All you need is love?

Opinions_Mcdonalds

There will never be a good McDonald’s slogan

By Elliot Chan, Opinions Editor
Formerly published in The Other Press. November 11, 2014

Dear McDonald’s advertising team: no word combination or phrase will ever make your company more appealing. You can use the word “love” over and over again, but you don’t need to convince us that you love anything. Just keep churning out your delicious mutated meals and you’ll be just fine.

In 2003, McDonald’s unveiled its “I’m lovin’ it” campaign with vocals by Justin Timberlake. Over a decade later the jingle still resonates—it’s brilliant; it’s so incredibly stupid. I have not met a person who genuinely “loves” the slogan. It just existed to cause us to cringe a little bit, more so than tasting the watered-down 7-Up from a malfunctioning soda fountain.

Then in 2008, McDonald’s dared to change people’s opinion of their food by introducing a new slogan: “What we’re made of.” With no cameo from any boy band members, the lacklustre campaign fizzled out and appeared only on packaging and promotional items.

Now, 11 years since we heard the “ba-da-ba-ba-da!” brain-branding tune, rumours heard through the Internet grapevine suggest that the behemoth fast-food chain will be introducing its new slogan for 2015. At this moment, the possible slogan appears to be rather “lovin’ beats hatin’” or “lovin’ is greater than hatin’.” And a synchronized groan can be heard from the 99-billion customers served.

I hope dearly that both those options are in fact just jokes, because the last thing I want McDonald’s to do is remind me of what I hate and what I love while eating shitty food. Like an unhealthy relationship, McDonald’s is lying to me. Please, McDonald’s advertising team, if you are throwing the slogan online to gauge the public’s reaction, note that it sucks. Don’t put us through 10-plus years of “lovin’ beats hatin’”—it’s not even clever.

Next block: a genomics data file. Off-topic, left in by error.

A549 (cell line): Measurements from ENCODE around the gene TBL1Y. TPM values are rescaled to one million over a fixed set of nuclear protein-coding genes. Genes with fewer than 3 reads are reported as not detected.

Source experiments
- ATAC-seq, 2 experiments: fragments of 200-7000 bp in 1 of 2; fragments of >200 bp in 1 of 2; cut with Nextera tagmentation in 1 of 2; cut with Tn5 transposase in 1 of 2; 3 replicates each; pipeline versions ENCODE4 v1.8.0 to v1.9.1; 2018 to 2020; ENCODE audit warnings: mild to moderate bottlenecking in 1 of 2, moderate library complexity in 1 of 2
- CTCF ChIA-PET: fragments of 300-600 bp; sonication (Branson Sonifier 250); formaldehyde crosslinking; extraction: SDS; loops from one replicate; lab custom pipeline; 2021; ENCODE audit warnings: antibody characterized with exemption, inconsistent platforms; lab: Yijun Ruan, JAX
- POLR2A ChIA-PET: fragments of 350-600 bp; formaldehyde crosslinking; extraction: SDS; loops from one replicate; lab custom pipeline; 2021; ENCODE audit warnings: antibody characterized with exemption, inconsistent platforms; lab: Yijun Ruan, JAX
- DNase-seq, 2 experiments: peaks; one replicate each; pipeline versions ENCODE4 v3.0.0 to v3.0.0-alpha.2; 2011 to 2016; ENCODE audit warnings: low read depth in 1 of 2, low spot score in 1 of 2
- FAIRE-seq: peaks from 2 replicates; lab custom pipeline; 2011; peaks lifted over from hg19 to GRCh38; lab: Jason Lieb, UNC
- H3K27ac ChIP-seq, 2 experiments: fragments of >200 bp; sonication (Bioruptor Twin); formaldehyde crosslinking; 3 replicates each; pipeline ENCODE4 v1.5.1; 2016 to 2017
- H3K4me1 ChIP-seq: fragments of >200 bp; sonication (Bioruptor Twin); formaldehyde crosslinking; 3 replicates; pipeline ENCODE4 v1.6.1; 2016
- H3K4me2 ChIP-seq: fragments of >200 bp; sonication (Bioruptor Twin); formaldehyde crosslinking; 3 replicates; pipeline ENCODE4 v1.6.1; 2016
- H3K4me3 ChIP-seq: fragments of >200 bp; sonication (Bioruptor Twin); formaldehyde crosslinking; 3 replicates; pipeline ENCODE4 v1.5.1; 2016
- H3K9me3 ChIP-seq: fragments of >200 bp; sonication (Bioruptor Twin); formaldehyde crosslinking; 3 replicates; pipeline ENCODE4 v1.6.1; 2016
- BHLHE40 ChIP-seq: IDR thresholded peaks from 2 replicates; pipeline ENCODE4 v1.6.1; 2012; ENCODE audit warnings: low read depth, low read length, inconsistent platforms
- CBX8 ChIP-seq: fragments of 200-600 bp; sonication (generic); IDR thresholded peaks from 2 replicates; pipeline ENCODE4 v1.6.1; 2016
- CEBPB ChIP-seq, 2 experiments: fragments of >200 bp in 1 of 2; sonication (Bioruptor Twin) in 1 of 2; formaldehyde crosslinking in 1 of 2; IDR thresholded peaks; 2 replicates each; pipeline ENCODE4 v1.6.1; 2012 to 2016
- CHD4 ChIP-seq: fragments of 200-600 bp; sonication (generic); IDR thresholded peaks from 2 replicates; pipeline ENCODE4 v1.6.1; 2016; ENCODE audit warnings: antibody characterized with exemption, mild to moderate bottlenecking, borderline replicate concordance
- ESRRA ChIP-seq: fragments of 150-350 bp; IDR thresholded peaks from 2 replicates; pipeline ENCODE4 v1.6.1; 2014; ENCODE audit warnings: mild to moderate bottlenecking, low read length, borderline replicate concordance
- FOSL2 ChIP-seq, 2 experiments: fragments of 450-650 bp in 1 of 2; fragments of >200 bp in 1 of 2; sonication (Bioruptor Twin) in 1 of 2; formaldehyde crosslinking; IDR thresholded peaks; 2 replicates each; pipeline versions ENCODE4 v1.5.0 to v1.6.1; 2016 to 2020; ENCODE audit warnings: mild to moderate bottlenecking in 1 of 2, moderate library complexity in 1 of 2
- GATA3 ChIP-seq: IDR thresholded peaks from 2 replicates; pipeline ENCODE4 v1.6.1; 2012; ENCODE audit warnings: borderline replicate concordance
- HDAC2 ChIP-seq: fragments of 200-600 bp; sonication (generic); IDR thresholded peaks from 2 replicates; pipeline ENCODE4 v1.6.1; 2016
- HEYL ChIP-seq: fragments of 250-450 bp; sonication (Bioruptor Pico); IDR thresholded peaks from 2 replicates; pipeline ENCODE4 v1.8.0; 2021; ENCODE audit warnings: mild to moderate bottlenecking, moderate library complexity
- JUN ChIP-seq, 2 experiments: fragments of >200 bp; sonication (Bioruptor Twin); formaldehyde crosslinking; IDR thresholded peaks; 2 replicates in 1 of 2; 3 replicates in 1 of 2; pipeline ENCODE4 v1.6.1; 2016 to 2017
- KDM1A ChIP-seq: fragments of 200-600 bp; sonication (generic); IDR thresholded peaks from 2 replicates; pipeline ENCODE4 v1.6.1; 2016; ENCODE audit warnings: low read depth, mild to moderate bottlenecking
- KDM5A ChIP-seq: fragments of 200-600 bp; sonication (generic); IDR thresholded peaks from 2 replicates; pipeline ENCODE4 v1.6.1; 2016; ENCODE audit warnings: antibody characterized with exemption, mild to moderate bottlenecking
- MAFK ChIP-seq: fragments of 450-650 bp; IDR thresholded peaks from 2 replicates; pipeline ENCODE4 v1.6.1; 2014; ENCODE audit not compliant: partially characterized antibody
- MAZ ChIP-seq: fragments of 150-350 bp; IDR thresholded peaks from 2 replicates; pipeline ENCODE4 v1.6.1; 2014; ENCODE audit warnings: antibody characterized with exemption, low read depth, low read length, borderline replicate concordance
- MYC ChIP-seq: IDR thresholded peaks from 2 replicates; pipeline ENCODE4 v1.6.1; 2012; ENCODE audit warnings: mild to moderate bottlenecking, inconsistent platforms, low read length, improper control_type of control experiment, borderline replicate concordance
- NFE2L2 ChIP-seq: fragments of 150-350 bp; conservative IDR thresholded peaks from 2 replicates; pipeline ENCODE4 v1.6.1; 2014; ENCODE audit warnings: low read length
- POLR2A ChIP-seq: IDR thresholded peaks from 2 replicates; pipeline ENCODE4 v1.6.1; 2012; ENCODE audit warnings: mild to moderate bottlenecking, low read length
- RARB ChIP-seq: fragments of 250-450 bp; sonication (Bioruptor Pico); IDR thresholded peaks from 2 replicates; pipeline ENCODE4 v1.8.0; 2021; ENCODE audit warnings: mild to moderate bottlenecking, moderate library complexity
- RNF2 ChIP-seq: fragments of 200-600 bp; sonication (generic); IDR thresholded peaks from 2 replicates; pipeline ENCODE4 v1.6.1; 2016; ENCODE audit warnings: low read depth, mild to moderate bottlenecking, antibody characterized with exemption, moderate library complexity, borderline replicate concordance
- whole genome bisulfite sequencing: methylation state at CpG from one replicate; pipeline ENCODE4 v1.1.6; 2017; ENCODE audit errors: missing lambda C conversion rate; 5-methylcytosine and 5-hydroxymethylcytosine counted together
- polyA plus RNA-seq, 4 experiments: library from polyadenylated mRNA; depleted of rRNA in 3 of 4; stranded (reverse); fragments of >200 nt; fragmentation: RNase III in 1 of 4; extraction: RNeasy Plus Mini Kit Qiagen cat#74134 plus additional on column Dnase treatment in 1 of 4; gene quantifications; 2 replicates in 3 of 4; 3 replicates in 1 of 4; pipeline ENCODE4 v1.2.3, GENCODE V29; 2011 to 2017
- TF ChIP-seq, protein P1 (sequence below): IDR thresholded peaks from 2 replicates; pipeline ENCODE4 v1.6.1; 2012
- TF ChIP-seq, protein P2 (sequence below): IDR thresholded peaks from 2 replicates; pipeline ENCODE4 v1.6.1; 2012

Will I stop going to McDonald’s because of its crappy slogan? No, but it upsets me that there is a department of people up in the Micky D’s ivory tower, making such a dumb decision and that this is what McDonald’s is focussed on at the moment to earn customers’ love and loyalty.

A slogan means nothing, and there will never be one that will inspire me to go and eat McDonald’s. However, McDonald’s does many things well: the Monopoly promotion is one of the most successful “golden ticket” marketing campaigns of all time and the kid toys are another brilliant payoff for feeding our youths unwholesome food.

It upsets me when I see McDonald’s try to appeal to an audience that will never be converted. Stop trying to prove yourself to the health freaks and the haters. There is a devoted and large demographic out there that will never stop going to McDonald’s or other fast-food chains. For many, we have committed to this lifestyle of heart attacks, obesity, and diabetes and we are no more or less unhappy for it. We are fine, we are living our lives, we are just trying to find contentment, and we are the people you should care about.

So, if the advertising team is reading this, understand that whatever slogan you end up agreeing on, we’ll always hate it. Don’t waste your time and money with such a pointless initiative. Instead, do what you are already doing, treat us better, and stop lying to us. Because to me, McDonald’s beats nothin‘. It’s the Taylor Swift of nourishment—shake it off.

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